Jump to navigation Jump to search
- https://en.wikipedia.org/wiki/QWK_(file_format) - a file-based offline mail reader format that was popular among bulletin board system (BBS) users, especially users of FidoNet and other networks that generated large volumes of mail. QWK was originally developed by Mark "Sparky" Herring in 1987 for systems running the popular PCBoard bulletin board system, but it was later adapted for other platforms. During the height of bulletin board system popularity, several dozen offline mail readers supported the QWK format.
- https://en.wikipedia.org/wiki/Newsreader_(Usenet) - an application program that reads articles on Usenet (a distributed discussion system, which groups its content into a hierarchy of subject-related newsgroups, each of which contains multiple threads or discussions). Newsreaders act as clients which connect to a news server, via the Network News Transfer Protocol (NNTP), to download articles and post new articles. In addition to text-based articles, Usenet is increasingly used to distribute binary files, generally in dedicated "binaries" newsgroups.
- https://en.wikipedia.org/wiki/rn_(newsreader) - a news client (or 'newsreader') written by Larry Wall and originally released in 1984. It was one of the first newsreaders to take full advantage of character-addressable CRT terminals (vnews, by Kenneth Almquist was first). Previous newsreaders, such as readnews, were mostly line-oriented and designed for use on the printing terminals which were common on the early Unix minicomputers where the Usenet software and network originated. Later variants of the original rn program included rrn, trn, and strn.
- tin.org - TIN newsreader development headquarters - tin is a threaded NNTP and spool based UseNet newsreader for a variety of platforms.
- SABnzbd - a program to download binary files from Usenet servers. Many people upload all sorts of interesting material to Usenet and you need a special program to get this material with the least effort.
- https://en.wikipedia.org/wiki/Kill_file - also killfile, bozo bin or twit list, is a per-user file used by some Usenet reading programs to discard articles matching some unwanted patterns of subject, author, or other header lines. It was first implemented in Larry Wall's rn.
- nZEDb - a fork of newznab plus, while it was still open source. It automatically scans usenet, similar to the way google search bots scan the internet. It does this by collecting usenet headers and temporarily storing them in an SQL database. It provides a web-based front-end providing search, browse and programmable (API) functionality.
- WendzelNNTPd - an IPv6-ready Usenet server (NNTP daemon) with the main goal to maximize usability on the console level. WendzelNNTPd achieves that by breaking down complicated things to an easy-to-use configuration file + tool. The server is portable (Linux/BSD/nix), supports AUTHINFO authentication, contains support for Access Control Lists (ACL), role based access control (RBAC) and supports invisible newsgroups. It currently allows MySQL and SQLite backends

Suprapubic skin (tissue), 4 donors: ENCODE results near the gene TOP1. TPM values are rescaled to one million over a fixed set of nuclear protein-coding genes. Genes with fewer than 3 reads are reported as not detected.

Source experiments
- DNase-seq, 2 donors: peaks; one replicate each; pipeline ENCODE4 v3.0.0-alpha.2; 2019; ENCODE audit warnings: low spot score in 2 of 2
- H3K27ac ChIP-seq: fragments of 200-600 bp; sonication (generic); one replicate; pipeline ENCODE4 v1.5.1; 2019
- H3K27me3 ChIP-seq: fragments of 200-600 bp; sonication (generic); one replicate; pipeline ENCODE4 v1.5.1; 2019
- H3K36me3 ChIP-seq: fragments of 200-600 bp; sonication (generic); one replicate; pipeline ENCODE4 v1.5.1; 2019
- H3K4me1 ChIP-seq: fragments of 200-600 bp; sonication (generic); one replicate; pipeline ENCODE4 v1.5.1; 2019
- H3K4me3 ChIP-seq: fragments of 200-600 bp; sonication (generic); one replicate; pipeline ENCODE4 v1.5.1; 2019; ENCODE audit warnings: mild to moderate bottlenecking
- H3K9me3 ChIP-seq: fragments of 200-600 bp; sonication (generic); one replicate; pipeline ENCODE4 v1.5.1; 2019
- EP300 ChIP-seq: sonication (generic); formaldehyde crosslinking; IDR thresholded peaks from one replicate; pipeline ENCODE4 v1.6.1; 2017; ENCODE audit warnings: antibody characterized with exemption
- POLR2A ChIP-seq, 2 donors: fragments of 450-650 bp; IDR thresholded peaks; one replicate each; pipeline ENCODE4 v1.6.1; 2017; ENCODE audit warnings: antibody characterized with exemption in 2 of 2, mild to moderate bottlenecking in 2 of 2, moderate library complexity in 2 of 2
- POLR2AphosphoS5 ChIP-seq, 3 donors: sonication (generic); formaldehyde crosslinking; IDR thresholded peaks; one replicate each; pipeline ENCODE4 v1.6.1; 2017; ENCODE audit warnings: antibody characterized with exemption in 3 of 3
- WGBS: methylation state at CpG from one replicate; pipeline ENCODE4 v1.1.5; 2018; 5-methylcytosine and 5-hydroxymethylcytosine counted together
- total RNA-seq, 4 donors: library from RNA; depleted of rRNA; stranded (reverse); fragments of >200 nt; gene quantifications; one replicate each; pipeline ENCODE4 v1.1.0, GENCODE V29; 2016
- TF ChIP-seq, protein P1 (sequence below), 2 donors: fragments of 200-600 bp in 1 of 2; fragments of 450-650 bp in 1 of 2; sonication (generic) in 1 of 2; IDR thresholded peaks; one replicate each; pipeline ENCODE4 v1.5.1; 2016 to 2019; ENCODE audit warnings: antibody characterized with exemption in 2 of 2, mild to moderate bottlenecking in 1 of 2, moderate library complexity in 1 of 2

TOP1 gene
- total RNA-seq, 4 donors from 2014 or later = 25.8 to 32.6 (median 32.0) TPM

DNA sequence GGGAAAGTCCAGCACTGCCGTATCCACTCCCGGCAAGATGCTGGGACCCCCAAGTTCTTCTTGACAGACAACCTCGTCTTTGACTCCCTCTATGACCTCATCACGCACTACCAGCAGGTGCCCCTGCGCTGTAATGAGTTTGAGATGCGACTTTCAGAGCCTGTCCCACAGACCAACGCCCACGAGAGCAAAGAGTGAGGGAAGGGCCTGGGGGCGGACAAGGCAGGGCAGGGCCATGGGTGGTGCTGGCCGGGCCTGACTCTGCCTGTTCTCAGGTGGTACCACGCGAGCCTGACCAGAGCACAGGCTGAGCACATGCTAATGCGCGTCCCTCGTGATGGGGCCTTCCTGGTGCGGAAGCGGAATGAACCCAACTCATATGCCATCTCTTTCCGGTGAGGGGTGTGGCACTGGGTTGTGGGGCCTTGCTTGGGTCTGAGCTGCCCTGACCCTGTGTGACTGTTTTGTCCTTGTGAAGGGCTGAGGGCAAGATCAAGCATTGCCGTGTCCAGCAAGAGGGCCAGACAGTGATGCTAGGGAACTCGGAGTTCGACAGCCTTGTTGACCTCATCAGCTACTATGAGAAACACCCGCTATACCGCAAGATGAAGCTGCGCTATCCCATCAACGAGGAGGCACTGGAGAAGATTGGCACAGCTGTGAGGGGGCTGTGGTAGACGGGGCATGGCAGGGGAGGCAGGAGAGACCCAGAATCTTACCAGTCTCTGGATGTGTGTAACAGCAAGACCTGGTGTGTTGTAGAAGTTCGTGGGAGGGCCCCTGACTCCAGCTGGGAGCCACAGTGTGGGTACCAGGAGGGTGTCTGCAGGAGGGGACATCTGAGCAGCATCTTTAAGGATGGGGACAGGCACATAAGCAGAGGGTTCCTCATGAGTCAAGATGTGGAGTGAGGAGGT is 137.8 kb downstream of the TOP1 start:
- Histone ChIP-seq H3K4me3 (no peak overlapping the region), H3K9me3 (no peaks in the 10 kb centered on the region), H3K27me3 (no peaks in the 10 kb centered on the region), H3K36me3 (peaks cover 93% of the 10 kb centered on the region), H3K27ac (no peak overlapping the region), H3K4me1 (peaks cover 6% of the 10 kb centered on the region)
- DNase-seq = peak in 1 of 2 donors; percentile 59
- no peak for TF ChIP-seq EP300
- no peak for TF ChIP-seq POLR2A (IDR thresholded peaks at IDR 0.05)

- D Programming Language Discussion Forum - this website is powered by DFeed, an NNTP / mailing list web frontend / forum software, news aggregator and IRC bot. DFeed was written mostly by Vladimir Panteleev. The source code is available under the GNU Affero General Public License
- https://github.com/livc/discourse-rss-poster - Discourse plugin which allows RSS feeds to post to the forum
- https://github.com/xrav3nz/discourse-wellfed - Import RSS feeds from different sources into your Discourse.
- http://flarum.org/ - a delightfully simple discussion platform for your website. It's fast and easy to use, with all the features you need to run a successful community.
- NoNonsense Forum - a free, open source, PHP-based simple discussion forum. It favours removing barriers to conversation rather than massaging egos. It is ideal if you want a discussion platform you can throw up in seconds, is quick and easy to administer, simple to use and works great as a private forum for a team working together.
- Kialo - Empowering Reason - designed to facilitate constructive debate about the most important issues in the world, without turning into the usual Internet Shouting Factory. We aspire to become not just where you come to argue, but also where you can explore the reasons why people disagree and see diverse points of view on the issues that matter. On Kialo, you can view and critically assess others’ discussions, add your voice, and watch the conversation expand as more and more people chime in.